The Method, the Madness, and the Guidelines -

The Method, the Madness, and the Guidelines

Hello All. This month I am writing from the heart again.  Many times, I find myself in the right place at the right time to give the first aid care that I am passionate about teaching.  I teach CPR and First Aid classes in 11 different states and come across people from every walk of life, cultural background, different income status, different religions and many more differences, but one thing is always the same.  We all have a heart and our bodies pump blood through our veins to keep us alive.

I have encountered two facilities that have suffered workplace losses due to cardiac emergencies.  These two facilities have taken time to train individuals in CPR in the event such tragedy happens, but in both circumstances, the efforts were not successful.  With a heavy heart these companies have lost great people due to heart attacks on the job site.

The reason I am telling you this is sometimes we have situations where we are not sure how to react because what we are taught is from a textbook .  Life situations do not come from a textbook and we need to gain the basic knowledge of what to do and use our knowledge to manipulate it to fit everyday life.

I was talking with a gentleman that had gone through one of my classes and he kept saying but we didn’t talk about this specifically, but what if, then there was that. . . As we set discussing the situation, it was clear he knew what to do but the circumstances revolving around the co-worker’s heart related death was nothing but textbook.

As an instructor, I welcome questions in class, but there is not enough time in the world to discuss every scenario possible, because no two situations are alike.  It is important that people who are taking a class understand that there are guidelines that must be taught and skill sessions to be measured and in a short period.  But, any instructor (especially if they are passionate about the topic) should be able to take time and answer any concerns one has regarding first aid and CPR.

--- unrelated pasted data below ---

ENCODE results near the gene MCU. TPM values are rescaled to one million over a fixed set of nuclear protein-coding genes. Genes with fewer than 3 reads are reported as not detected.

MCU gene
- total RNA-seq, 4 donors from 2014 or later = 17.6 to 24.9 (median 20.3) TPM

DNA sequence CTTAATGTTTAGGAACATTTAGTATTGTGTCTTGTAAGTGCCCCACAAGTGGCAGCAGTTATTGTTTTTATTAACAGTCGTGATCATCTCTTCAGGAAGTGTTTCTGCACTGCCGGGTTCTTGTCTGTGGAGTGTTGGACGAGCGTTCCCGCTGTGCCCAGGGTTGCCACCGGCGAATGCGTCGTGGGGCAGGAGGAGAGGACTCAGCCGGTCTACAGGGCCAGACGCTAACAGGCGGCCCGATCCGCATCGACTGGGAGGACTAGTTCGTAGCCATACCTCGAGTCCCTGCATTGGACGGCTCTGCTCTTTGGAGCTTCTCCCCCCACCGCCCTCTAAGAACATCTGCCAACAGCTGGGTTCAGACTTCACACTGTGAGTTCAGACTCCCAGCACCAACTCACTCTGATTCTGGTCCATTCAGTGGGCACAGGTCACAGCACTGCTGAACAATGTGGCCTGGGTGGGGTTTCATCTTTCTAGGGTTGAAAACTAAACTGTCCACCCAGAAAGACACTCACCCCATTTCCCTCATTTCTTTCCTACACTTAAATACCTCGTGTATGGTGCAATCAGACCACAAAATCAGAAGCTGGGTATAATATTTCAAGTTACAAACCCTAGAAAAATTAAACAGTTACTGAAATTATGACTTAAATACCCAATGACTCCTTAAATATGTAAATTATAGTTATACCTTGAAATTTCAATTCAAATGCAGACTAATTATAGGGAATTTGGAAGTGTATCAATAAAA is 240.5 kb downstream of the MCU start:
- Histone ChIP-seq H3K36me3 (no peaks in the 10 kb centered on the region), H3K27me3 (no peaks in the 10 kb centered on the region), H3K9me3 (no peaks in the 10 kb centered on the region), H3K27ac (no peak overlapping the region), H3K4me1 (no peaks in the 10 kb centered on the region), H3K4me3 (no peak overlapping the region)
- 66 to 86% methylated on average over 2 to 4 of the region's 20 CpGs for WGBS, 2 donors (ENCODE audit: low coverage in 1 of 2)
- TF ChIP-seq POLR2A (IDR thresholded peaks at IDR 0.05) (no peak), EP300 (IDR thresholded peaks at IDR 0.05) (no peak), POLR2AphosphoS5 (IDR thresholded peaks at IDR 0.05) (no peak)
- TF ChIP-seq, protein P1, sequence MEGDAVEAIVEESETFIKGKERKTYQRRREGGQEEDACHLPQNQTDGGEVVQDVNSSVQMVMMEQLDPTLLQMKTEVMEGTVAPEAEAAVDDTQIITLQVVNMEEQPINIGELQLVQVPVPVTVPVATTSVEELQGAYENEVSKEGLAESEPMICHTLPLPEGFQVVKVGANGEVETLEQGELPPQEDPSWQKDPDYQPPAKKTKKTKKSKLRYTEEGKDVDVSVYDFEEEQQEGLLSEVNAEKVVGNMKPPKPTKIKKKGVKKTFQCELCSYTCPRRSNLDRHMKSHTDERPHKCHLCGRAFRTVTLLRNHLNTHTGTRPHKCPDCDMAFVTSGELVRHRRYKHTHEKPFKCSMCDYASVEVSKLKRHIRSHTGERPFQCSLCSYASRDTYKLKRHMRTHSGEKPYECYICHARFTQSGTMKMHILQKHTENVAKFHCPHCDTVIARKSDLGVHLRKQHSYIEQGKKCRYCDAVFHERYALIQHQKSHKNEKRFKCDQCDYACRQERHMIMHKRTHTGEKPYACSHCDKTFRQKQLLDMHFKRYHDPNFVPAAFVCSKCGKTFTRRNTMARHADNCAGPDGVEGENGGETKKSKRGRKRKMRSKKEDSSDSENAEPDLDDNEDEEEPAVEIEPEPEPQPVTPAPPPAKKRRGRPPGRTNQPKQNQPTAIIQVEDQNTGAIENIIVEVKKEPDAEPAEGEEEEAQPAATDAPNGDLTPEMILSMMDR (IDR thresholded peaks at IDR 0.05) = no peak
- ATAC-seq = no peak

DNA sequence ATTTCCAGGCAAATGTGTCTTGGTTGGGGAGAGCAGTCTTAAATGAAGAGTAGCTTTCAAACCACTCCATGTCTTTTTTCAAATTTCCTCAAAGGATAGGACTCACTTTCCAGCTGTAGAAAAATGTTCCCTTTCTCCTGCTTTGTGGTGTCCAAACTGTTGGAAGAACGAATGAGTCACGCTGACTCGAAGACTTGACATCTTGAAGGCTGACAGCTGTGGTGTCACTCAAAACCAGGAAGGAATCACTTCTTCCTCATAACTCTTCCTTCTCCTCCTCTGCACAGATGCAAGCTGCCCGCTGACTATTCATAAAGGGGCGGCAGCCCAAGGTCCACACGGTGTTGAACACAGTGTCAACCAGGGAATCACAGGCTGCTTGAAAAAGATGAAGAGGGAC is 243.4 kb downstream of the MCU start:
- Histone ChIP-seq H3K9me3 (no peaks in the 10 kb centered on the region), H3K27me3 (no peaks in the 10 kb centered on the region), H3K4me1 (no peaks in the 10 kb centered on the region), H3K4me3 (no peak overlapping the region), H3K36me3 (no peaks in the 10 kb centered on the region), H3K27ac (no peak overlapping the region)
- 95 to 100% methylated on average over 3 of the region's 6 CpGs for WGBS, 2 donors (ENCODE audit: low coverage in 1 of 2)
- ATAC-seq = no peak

So, all this and it brings me full circle to what is called incident stress.  Responders can suffer from incident stress and this can occur when a responder helps and the care provided or the situation does not go “according to plan” or with the outcome that is favorable to all parties involved.  This prompts responders to question what they did or dissect the situation and run scenarios of WHAT IF.  There is nothing anyone can do with the WHAT Ifs.  What happened, happened and you need to feel as if you had done everything you have been trained to do.  This is something I focus on when teaching my semester long classes and I need to mention more in the half day long classes I teach.  Responders may feel guilty if the outcome is not favorable for the victim, and sometimes there are injuries so severe and advanced medical help is too far away to make the best outcome for the victim.

The gentleman I was referring to earlier suffered from incident stress because he had been trained, but the coworker had not completely quite breathing but was gasping for air, he hesitated on what immediate care to provide, but did call 911.  We Instructors cannot recreate the real life gasping and life slipping through your fingers to run every scenario possible that a person might encounter when it comes to cardiac emergencies.  In listening to the entire story and how the events unfolded, I believe my previous pupil did act according to what needed to be done in that particular incident.  I do hope that time will heal the thoughts and stress of wondering about WHAT IF.

Don’t hesitate, take a class and #beprepared for whatever crosses your path.

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